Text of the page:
7. Flashlight


LED flashlight, $9, Amazon.com

Hey, you never know when there could be a power outage or a blown fuse, and having a flashlight that’s more powerful than the one on your phone could really come in handy, says Ellison. You’ll save valuable time searching the home to try to figure out where the family keeps their flashlights, and you just might prevent a freak out from a kid who’s scared of the dark.

8. Baby/toddler report sheets

Day Care Daily Sheets, free download, HiMama.com

Watching a baby or toddler? Parents will want to know when the child ate, had diaper changes, slept and more. Imagine having a handy dandy report sheet, where you can simply fill in the blanks and hand it to the parents at the end of the babysitting gig. They’ll be super thankful to have all the details and so happy they hired you.

Download one of these free daily report templates for kids of all ages or try the daily reports features on apps like Baby Connect ($5) or Daily Connect ($1.25/child/month).

9. Board games

“Pack board games for various ages,” says Malson. “I recommend having Chutes and Ladders, Sorry and Monopoly, as this covers a wide age range.”

Charlupski adds that Memory is usually a no-fail choice for different age groups.

“It’s fun, and everyone seems to like to play it,” she says.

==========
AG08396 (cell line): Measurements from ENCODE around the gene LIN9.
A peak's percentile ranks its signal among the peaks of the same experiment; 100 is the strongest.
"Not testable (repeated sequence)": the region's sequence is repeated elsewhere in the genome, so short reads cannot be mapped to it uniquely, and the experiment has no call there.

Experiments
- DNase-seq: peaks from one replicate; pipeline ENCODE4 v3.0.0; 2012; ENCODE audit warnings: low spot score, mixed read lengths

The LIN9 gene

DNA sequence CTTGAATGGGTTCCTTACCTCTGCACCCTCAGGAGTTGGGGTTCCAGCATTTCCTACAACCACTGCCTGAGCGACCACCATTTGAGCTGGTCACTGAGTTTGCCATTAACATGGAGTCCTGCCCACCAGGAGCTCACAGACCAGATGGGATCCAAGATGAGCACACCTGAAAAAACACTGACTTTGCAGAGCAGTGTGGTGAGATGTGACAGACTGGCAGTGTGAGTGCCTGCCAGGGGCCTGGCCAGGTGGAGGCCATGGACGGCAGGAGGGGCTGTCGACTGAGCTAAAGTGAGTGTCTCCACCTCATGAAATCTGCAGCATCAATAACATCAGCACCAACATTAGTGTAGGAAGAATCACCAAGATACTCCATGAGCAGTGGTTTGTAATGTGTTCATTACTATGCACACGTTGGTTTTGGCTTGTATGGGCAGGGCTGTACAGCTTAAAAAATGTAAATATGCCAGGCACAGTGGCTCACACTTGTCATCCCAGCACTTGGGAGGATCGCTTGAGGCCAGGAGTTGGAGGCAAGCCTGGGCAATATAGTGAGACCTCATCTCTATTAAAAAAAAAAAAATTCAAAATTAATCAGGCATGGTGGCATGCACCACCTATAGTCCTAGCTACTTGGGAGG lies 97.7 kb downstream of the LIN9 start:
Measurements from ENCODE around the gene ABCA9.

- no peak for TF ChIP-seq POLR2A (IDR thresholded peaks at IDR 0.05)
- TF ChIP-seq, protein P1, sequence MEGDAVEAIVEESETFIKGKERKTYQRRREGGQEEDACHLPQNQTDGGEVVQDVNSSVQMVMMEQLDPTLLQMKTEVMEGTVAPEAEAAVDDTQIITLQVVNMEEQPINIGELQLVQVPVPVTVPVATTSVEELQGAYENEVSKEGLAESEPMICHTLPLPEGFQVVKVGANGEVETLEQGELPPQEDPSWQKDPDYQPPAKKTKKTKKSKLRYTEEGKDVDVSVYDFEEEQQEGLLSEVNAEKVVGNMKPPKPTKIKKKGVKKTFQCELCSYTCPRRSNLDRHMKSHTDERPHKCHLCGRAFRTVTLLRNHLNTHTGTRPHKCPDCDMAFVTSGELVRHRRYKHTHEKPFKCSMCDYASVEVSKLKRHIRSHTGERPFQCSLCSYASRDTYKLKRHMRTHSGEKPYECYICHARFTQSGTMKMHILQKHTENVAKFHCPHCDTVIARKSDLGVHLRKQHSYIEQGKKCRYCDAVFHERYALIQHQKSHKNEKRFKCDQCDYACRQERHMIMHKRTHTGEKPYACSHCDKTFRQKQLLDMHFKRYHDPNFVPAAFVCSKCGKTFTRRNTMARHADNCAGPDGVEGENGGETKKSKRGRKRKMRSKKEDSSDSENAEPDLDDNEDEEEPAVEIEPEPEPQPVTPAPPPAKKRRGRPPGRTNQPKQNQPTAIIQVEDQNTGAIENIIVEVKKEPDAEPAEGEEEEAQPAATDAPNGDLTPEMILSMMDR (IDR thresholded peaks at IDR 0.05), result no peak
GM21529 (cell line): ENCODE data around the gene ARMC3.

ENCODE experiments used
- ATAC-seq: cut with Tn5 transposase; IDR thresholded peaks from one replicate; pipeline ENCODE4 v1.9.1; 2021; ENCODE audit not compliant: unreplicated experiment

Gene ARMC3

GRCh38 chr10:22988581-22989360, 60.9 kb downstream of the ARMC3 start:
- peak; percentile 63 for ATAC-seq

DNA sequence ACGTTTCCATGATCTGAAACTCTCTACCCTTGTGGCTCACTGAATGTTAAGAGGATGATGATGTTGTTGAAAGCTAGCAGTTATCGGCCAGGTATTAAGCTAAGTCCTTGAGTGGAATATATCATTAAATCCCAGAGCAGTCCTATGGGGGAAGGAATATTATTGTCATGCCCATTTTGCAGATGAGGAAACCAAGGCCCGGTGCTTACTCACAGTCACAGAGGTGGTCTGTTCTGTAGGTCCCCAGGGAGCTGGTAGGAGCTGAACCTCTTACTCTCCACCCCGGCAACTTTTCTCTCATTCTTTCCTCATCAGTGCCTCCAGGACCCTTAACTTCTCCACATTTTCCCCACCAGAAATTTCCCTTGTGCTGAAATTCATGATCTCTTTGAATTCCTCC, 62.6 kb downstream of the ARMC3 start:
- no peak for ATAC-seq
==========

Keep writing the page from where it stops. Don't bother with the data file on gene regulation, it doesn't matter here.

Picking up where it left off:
10. Hand sanitizer and gloves

Hand sanitizer gel, $6, Honest.com

Kids touch everything, so you’re going to want to have some hand sanitizer on hand for yourself and possibly for them, especially if you’re going on outings to playgrounds, children’s museums or other public spaces. Wearing gloves is a good idea for cleaning cuts and scrapes and for changing diapers.

11. Craft and activity ideas

Kid Made Modern Crazy Crafts Case, $25, Target.com

Bust boredom by having some age-appropriate items on hand that will inspire kids to get creative.

“For children who enjoy crafts, supplies can include colored paper, washable markers, glue sticks, stickers and other craft items,” says Malson. “For children interested in building and creating structures, some popsicle sticks and standard playing cards are a low-cost way to keep elementary-aged children engaged.”

12. ‘Dress-up’ supplies

Chef Role Play Costume Set, $30, MelissaandDoug.com

Add a little pretend play to the options.

“A few gender-neutral costumes can be included in the kit which, combined with a blanket, can be used for dramatic play and storytelling,” says Malson.

What not to bring

While you might think “the more the better” when it comes to stocking your babysitting kit, there are some items you should really avoid. They include:

  • Balloons. They may seem like fun but are actually a choking hazard.

  • Makeup and/or nail polish. “Some parents are OK with them and some are not,” says Charlupski. It’s better to just skip them to avoid any controversy.

  • Scissors or other sharp objects. Stick to craft projects that are already cut out for ease and safety.

  • Items that can stain. These include non-washable markers, paints and some types of clay. The last thing you want is for the family’s carpet or walls to get stained while you’re on watch.

  • Anything against house rules. “Whatever you’re bringing into the home should fit into the culture of how the parents parent,” says Charlupski. So think ahead and ask if you’re unsure whether something might be a good idea to bring along.

Tips and stories from parents and caregivers who’ve been there.